In February 2002, I wrote a story for Government Executive centered on the debate (such as it was) over federalizing airport security under the Transportation Security Administration. After the 9/11 attacks, in a stunning reversal of the trend at the time toward privatizing government services, Congress voted overwhelmingly to federalize security screening — which was then handled by private contractors hired by the airlines.
Among TSA’s challenges, I noted, would be “trying to balance the concerns of the airlines and their passengers about keeping the system moving quickly against the need to provide effective security.”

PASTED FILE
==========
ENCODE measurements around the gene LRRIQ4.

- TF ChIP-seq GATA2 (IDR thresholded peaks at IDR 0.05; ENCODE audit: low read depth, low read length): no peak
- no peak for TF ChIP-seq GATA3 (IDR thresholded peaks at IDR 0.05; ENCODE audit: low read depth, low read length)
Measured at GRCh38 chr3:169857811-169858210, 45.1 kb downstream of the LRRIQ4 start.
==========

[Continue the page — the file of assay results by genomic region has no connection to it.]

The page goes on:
That’s been a concern since the creation of the agency, and it has become acute this year with stories of endless security lines at airports across the country. As a result, we’re coming full circle, with conservatives arguing for the privatization of TSA in the name of efficiency (and they say, better security).
It’s not like we couldn’t have seen this series of events unfolding this way almost 15 years ago. I ended my 2002 piece this way:
Suppose … there are no new terrorist incidents involving airplanes, yet the TSA continues to perform the law enforcement function set out for it by conducting far more thorough searches. Then we can expect hearings about why TSA bureaucrats are forcing passengers to wait in unnecessarily long lines.
The TSA, in fundamental ways, has been set up to fail. If it does, the latest chapter in the long history of American big government will not be a happy one.